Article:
There has to be a good story behind a name like Starvation Lake, right? There are several stories, and most of them revolve around the harsh winters and lack of food that the people who once lived here had to endure. Engineers dammed the Starvation River in 1970. The dam did not exactly make the desert bloom, but it did create a very cool recreation area.
Located just two hours southeast of Salt Lake City, Utah, Fred Hayes State Park at Starvation will let you get your fill of outdoor adventure. In warm weather, lake activities are very popular, and this huge reservoir has lots of water. It's not unheard of to catch a 10-pound fish while you're here. When the snow starts falling, grab your snowshoes and hit one of the park’s many hiking trails. Other activities, like wildlife viewing, are popular twelve months a year. Fred Hayes State Park at Starvation also has excellent RV camping facilities. Full hookup sites are available, and RV campers can choose a mountain view or lake view campsite.
Starvation State Park is about two hours east of Salt Lake City and Provo, just off U.S. Highway 80. For the most part, Highway 80 is a two-lane road with lots of sudden curves. Some of them are rather sharp, especially between the Strawberry Reservoir and Fruitland. But there is little traffic and the desolate landscape provides excellent visibility, so you should have no problem navigating Highway 80 in your motorhome. Nearby Duchesne City is a tiny town, but it does have a grocery store, auto parts store, and a few convenience stores.
Outside of the large upper parking areas, large vehicle parking is only sporadically available in the park. But unless you go to one of the isolated, primitive campsites, pretty much everything is within walking distance. Most of the developed area of the park is between the two main RV campgrounds.
If you are into surf and sand this is the campground for your since it's almost literally at the water’s edge. The Beach Campground features 24 sites; 18 of them have electric, water, and sewer hookups, while six and electric and water only. Each site has a fire pit for cooking and/or small bonfires. Most of these sites have sheltered picnic tables as well. Campground amenities include a restroom and shower area. The RV dump station is near the Mountain View Campground.
This campground is a little higher up and a little further inland. But several of the sites are very close to the lake. Most of the 41 sites have electric and water hookups; three sites have sewer lines as well. Much like the Beach Campground, there is lots of grass everywhere, every site has a fire pit, and most sites have sheltered picnic tables. Campground amenities include hot showers and large, family-style restrooms. The park’s RV dump station is nearby as well.
In some ways, Starvation Lake has some of the best fishing in the state, but in other respects, fishing is a work in progress. The walleye are plentiful and big. At the annual walleye fishing tournament, several anglers usually haul in trophy-size fish. Perch and bass are plentiful here. As for other fish, like crappie, rangers sometimes ask that you release your catch to let the population grow. Shore fishing is very popular on this huge lake, especially near the dam. Or, you can put out to open water from one of the many boat launches. Winter ice fishing is probably not a good idea. The lake does not freeze over every year, and the ice is usually uneven. There is a fish cleaning station near the marina.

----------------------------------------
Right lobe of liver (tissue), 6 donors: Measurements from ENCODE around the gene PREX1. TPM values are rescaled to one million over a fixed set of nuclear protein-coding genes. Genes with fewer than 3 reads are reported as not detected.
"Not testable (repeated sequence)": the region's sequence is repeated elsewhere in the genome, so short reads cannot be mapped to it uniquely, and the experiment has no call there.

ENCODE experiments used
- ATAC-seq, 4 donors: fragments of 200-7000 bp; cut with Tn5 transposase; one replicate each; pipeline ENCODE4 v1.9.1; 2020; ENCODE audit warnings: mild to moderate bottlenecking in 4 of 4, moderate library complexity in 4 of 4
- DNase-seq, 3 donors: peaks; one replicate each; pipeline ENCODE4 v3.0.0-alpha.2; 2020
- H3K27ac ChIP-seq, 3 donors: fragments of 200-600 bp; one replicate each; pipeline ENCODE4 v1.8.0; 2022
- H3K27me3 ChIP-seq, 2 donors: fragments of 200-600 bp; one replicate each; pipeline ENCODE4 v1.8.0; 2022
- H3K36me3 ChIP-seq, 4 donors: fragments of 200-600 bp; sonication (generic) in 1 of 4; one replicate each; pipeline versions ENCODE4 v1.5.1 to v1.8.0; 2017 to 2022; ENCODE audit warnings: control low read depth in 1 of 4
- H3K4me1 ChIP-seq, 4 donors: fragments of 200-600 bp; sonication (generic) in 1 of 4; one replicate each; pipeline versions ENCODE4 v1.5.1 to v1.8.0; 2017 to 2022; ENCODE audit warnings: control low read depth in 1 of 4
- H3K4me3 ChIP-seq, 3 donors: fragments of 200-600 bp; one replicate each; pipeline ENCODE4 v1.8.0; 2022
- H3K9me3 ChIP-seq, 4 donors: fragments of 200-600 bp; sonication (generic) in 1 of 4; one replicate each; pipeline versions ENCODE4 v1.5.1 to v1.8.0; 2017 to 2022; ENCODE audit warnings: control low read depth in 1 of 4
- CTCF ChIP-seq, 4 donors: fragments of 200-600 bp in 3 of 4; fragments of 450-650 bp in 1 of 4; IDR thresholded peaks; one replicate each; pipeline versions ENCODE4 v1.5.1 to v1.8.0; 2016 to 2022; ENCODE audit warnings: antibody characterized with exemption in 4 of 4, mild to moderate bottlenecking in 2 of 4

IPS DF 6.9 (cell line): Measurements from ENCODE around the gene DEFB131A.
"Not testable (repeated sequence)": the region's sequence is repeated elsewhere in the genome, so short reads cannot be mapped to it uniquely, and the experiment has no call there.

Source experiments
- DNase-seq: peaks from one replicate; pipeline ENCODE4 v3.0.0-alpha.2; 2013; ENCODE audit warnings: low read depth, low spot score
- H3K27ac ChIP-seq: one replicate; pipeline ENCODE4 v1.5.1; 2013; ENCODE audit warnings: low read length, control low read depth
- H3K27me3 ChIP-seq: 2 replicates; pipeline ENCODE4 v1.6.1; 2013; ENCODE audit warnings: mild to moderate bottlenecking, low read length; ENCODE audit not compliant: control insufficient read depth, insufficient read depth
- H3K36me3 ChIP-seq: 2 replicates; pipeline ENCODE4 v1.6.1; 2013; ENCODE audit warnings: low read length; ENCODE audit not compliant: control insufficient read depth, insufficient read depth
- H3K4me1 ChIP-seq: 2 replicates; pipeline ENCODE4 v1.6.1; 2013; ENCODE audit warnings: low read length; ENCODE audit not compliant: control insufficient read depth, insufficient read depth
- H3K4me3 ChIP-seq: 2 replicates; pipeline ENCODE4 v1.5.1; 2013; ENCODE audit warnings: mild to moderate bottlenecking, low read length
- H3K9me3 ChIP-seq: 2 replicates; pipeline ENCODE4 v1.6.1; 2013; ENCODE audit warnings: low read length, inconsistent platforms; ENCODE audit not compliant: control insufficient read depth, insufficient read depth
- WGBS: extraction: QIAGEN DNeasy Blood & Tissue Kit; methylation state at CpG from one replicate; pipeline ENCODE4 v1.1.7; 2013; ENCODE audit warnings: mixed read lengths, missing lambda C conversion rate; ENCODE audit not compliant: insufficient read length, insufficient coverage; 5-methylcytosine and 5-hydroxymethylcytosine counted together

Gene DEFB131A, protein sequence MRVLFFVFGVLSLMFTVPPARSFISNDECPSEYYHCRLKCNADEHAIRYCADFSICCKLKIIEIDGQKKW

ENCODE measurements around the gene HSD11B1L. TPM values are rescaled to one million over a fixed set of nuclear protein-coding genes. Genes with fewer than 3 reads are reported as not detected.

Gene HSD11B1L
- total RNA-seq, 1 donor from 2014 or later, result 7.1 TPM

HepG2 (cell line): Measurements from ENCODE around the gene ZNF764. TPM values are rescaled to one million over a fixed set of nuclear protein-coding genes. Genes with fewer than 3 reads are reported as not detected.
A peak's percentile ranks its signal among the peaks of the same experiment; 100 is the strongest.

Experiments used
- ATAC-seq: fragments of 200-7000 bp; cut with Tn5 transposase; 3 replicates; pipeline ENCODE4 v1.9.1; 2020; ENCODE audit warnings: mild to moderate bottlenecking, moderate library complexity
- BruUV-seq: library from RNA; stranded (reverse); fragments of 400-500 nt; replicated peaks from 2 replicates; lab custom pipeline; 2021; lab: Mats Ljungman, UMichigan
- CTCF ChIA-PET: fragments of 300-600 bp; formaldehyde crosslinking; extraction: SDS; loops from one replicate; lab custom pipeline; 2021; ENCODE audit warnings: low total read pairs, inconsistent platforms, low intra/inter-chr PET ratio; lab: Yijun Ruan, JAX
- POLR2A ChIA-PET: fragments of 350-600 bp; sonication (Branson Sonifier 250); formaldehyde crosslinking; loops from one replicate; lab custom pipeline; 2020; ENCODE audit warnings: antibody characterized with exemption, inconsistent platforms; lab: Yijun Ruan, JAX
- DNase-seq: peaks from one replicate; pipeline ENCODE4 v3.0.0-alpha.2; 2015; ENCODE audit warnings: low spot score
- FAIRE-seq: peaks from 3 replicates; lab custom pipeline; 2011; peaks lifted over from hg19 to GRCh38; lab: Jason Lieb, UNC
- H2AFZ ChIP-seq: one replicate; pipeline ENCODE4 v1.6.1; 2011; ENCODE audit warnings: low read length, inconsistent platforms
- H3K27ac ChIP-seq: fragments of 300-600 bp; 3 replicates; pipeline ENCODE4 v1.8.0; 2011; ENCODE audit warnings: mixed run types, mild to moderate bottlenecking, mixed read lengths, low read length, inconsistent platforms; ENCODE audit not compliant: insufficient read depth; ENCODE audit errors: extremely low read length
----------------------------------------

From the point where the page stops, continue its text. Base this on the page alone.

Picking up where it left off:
The main boat launch is in a marina which has several boat parking spots. There are a number of smaller boat launches scattered throughout the park. As a rule of thumb, if you want to launch a motorboat, go to the marina. But if you have a kayak or canoe, use one of the less-crowded smaller boat launches. The water here is deep and blue. Water temperatures hardly ever rise above 72 degrees, even in July and August. Most of the open water is in the northern part of the lake. Further south, there’s less space, but there’s plenty of room for unpowered craft and fishing boats. Boat rentals are available.
Don't forget to pack a swimsuit and picnic gear in your camper or travel trailer. The large sandy beach has several sheltered picnic areas. Like the camping areas and many other places in Fred Hayes State Park at Starvation, the picnic area is very grassy. That’s a nice touch that many visitors enjoy, especially in desolate northeastern Utah. The scenery is nice and the atmosphere is very tranquil. It’s even prettier in the spring, when the flowers bloom. Since the water is pretty cold all year, if you plan on swimming a lot, be prepared. However, it’s just the right temperature for wading and frolicking.
The park’s hiking trails are open to ATVs, hikers, horseback riders, and mountain bikers. For the most part, they are wide and well-maintained. Many ATVers rough it at the remote Knight Hollow primitive campground, because it’s close to the ATV trailhead. Some trails are rather rocky, steep, or sandy, but hey, that’s why they call it “hiking.”
The night sky is quite vibrant at in this area. The area around Mountain View Campground is a good place to go, as it is high and dark. On a moonless night, many details on nearby celestial bodies are clearly visible with just a simple telescope. Use a more powerful telescope to see the rings of Saturn and some unbelievable sights. Expect to see lots of shooting stars as well.
Geocaching is a fun family activity to tackle during your RV road trip to Utah. At various points along the park’s hiking trails, small metal boxes conceal small treasures, like pencil erasers and other such items. Find them with your eye or with your GPS-enabled device, sign the logbook, replace the prize, and move onto the next place where X marks the spot.